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Measuring Meetings

There are much better ways to gauge the success of your parent group than counting how many seats get filled to go through a monthly agenda.

“How do we get more parents to come to our meetings?”

It must be the most common question we get here at PTO Today, and one of the most frustrating challenges for parent group leaders every­where. In schools of 300 or 500 families, some groups are lucky to get 12 or 15 parents to a meeting. Wouldn’t you love to have to find more chairs or move your meeting to a larger room because of high turn­out? Alas, that’s almost never the case. And I’m here to tell you that it probably never will be—at least for your average monthly PTO meeting.

And that’s OK.

Seriously, I hope you will stop worrying so much about meeting attendance. When measuring the effectiveness of a parent group, “number of parents who attend our meetings” is way behind things like building real involvement, creating community at school, serving teachers, providing resources and activities for students, and a host of other important functions.

Question: Would you rather have

a) meeting attendance double from 10 to 20, or
b) attendance at your spaghetti supper double from 50 to 100?

Nearly every parent group leader I know would choose “b” in a heartbeat.

Are there ways to increase attendance? Yes. Make meetings shorter. Make sure fun and community are a big part of your group. Serve your members rather than being perceived as always asking for service. But meeting attendance really grows only when you grow the number of people who get truly connected to your group and want to become highly involved. And your best chance to cultivate volunteers like that is to put on the kinds of events that draw newcomers out of their homes for fun and camaraderie.

Yes, this means that same crew of regulars, yet again, has to do nearly all the work for a big event. But if you can bring 20 or 30 new faces to your next family event, what a great pros­pective volunteer group you’ll have for recruiting more of those key members who attend actual meetings. When you host strong events and really engage average parents, you’ll have a great opportunity to personally invite moms and dads to your meetings and into even more involvement.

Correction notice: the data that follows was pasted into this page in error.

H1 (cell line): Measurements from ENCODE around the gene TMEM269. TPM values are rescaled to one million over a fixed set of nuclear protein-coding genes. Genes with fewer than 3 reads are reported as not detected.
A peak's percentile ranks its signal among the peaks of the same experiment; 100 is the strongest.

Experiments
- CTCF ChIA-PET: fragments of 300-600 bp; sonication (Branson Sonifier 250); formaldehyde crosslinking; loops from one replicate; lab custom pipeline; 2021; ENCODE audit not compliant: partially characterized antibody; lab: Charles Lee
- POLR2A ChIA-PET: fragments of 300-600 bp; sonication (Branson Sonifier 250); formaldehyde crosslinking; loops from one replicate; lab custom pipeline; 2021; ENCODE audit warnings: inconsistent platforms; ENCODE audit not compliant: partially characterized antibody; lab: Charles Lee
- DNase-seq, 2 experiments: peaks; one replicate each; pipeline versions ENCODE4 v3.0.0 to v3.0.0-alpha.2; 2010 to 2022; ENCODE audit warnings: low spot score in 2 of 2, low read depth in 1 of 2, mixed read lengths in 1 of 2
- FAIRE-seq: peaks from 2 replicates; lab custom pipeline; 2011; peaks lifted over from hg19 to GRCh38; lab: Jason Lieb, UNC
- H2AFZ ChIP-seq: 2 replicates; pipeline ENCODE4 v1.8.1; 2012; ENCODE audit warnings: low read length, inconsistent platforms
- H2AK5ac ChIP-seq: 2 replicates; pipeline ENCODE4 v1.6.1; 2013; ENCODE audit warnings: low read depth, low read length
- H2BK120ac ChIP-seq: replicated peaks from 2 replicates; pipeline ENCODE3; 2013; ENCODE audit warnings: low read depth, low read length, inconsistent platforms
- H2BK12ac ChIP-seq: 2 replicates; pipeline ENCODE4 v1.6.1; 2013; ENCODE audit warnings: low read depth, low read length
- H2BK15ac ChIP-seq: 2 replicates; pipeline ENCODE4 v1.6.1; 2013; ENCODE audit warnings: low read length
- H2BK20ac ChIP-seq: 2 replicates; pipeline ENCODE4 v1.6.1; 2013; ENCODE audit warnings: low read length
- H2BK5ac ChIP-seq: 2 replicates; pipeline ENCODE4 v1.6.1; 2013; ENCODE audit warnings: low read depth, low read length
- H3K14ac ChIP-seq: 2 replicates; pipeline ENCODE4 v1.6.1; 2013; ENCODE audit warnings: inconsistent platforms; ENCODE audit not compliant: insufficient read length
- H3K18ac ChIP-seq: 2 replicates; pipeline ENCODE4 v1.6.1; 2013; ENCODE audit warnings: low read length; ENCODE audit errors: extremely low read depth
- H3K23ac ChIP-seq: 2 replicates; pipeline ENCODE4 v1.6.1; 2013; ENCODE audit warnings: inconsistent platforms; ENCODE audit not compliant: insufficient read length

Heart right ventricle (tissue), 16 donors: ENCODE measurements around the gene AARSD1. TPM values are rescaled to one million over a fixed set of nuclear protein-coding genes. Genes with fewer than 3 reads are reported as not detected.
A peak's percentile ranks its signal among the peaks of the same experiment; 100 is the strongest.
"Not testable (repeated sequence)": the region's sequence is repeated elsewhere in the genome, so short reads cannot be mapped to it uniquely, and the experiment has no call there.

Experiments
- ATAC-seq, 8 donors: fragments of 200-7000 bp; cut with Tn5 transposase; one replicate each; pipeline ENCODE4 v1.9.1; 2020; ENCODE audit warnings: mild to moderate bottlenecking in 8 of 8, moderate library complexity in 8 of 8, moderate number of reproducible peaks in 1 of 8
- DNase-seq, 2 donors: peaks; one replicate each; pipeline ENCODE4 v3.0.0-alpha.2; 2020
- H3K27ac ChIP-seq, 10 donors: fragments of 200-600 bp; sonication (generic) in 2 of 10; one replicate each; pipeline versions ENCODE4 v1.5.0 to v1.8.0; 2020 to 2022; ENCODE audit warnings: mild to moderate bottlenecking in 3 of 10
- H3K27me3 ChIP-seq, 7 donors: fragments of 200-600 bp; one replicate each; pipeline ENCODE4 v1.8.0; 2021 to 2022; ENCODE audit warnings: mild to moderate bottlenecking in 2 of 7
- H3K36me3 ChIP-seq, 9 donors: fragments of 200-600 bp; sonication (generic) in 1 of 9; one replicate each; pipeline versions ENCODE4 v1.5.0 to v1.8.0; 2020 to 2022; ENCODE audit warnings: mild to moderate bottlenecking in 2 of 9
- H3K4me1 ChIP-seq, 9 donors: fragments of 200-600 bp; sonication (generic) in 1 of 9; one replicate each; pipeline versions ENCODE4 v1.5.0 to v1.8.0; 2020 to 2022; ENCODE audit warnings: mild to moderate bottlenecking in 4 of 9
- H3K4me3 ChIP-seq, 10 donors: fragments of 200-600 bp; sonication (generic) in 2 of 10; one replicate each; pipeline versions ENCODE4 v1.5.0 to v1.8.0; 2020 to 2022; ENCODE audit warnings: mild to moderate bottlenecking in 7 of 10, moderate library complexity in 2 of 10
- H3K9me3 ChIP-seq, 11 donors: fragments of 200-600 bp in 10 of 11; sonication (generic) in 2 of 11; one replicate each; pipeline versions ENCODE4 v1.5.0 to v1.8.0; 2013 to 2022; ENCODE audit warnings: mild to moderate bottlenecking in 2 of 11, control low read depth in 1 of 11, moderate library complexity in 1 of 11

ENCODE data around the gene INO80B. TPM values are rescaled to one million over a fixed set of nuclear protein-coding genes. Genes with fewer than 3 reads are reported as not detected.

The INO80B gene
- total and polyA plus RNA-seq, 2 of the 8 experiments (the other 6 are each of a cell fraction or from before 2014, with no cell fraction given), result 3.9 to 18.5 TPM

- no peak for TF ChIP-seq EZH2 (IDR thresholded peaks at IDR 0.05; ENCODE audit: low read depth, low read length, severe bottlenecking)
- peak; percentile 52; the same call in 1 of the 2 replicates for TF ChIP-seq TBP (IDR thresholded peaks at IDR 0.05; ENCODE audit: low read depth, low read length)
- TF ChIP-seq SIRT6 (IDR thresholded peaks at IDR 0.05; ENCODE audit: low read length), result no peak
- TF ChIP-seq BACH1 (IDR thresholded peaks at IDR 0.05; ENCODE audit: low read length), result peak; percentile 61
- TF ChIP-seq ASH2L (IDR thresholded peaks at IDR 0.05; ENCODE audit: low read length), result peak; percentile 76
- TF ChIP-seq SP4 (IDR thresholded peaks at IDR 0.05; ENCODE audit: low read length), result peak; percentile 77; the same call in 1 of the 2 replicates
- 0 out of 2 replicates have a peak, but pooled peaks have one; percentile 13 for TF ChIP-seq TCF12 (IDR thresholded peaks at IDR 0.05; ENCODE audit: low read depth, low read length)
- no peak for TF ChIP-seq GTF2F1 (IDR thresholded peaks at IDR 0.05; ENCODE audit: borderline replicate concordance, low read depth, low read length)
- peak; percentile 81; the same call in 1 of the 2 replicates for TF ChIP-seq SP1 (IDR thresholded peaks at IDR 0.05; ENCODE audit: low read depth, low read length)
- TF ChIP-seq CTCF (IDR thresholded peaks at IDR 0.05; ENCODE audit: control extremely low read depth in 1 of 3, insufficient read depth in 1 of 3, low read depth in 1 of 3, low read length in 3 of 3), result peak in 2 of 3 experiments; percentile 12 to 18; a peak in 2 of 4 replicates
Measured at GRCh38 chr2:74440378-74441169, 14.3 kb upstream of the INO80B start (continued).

When it comes to growing that core group of key volunteers, nothing beats a great first impression and a personal invitation. Spaghetti suppers, fall fairs, family movie nights (shameless plug: check out our School Family Nights program), dinner dances, golf tournaments—these are the kind of events that folks attend out of interest rather than duty. When parents attend these fun events, they might see a different side of your parent group. The odds are that a few of those new parents will become active, help put on your next event, and even attend meetings. In that way, you might achieve both “a” and “b” in the little quiz above.

If you’re measuring your group’s success by the number of attendees at your meetings, then you’re measuring the wrong thing. Involvement and engagement are the key measuring sticks. I know of groups that have even discontinued general monthly meetings because of low turnout yet have wonderful involvement at their schools. If they measured PTO success by meeting attendance, they’d be down in the dumps. But the reality is that they’re doing great things for kids.

Just like you are. What are you measuring?

Tim Sullivan is founder and publisher of PTO Today. He writes a regular column for PTO Today magazine, offers weekly tips in the Leader Lowdown email newsletter, and shares his thoughts on the blog. You can also find Tim in the ptotoday.com Community and follow Tim on Twitter @TimPTO.

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  1. Posted by - mark on Nov. 12, 2009

    We schedule a school function - music by the 3rd graders, etc - to follow a PTO meeting. This gets more parents to attend.
  2. Posted by - Lisa on Apr. 30, 2008

    I agree wholeheartidly! As a new President of a 69 school council, I feel like giving rather than asking for help is crucial. The bond of friendship and community was what got me involved and now the kids keep me involved...so, why not extend that to others? It's not about quantity...it's about quality. When quality exists more people are drawn to your group!

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